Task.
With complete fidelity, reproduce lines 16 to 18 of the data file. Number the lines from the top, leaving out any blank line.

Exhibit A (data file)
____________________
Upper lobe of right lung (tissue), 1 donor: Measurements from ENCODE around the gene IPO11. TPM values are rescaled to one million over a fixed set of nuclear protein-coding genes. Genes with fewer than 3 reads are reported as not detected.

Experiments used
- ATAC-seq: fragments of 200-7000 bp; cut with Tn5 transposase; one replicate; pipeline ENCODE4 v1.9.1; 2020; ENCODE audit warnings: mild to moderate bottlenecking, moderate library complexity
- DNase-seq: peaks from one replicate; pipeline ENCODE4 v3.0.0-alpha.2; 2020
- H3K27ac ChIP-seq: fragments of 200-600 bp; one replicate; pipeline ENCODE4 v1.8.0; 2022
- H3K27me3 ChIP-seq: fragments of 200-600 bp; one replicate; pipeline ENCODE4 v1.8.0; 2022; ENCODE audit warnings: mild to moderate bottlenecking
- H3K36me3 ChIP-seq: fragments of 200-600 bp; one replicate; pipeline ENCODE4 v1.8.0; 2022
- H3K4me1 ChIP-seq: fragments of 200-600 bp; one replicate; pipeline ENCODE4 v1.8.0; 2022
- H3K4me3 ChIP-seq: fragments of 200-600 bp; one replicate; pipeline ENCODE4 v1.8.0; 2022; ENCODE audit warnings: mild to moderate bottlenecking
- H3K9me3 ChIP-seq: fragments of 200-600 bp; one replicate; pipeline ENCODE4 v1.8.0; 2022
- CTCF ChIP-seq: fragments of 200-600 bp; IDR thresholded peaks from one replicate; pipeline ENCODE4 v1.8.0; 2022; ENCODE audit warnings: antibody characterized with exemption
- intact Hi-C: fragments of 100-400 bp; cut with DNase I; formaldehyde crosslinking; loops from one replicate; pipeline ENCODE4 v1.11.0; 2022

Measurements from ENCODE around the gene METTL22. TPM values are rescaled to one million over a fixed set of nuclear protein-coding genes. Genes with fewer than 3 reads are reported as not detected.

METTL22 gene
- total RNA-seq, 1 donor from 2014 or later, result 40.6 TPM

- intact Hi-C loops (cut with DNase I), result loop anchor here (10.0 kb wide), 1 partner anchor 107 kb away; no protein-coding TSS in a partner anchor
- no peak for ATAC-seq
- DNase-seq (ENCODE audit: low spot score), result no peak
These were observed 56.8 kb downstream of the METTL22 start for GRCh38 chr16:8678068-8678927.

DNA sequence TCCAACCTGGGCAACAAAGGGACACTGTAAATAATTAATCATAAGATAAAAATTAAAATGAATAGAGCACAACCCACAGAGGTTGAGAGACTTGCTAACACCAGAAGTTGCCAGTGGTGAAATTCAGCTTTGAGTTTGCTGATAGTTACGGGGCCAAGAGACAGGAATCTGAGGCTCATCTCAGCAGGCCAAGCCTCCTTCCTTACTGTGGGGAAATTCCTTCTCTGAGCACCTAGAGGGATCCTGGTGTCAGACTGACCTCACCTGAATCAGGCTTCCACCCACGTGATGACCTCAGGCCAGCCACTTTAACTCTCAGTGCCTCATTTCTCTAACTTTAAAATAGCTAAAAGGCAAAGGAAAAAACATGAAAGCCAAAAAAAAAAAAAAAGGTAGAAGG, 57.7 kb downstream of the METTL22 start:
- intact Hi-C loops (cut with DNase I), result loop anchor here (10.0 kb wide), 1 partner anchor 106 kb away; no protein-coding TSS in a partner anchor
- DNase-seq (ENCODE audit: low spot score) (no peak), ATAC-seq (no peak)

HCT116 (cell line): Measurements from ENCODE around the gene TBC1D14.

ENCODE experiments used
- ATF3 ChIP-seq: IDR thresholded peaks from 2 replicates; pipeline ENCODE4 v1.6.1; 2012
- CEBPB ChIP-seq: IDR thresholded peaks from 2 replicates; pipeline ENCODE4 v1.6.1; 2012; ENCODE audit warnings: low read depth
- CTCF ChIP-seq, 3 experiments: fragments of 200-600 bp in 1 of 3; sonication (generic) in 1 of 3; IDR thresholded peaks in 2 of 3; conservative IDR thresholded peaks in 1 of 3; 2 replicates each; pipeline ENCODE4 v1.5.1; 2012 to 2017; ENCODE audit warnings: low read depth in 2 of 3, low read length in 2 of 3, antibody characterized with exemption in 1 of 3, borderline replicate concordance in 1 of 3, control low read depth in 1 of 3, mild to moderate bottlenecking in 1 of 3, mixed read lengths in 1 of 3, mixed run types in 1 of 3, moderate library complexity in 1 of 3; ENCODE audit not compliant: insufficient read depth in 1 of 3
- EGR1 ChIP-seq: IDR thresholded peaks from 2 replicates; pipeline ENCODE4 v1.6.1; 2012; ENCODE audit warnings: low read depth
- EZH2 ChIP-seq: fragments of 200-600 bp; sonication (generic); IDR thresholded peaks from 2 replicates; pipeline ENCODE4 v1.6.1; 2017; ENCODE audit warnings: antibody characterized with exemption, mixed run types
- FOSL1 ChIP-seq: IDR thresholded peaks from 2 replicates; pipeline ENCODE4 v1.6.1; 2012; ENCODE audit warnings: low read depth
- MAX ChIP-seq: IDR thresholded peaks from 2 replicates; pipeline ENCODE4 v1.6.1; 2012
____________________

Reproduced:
- intact Hi-C loops (cut with DNase I), result loop anchor here (10.0 kb wide), 1 partner anchor 107 kb away; no protein-coding TSS in a partner anchor
- no peak for ATAC-seq
- DNase-seq (ENCODE audit: low spot score), result no peak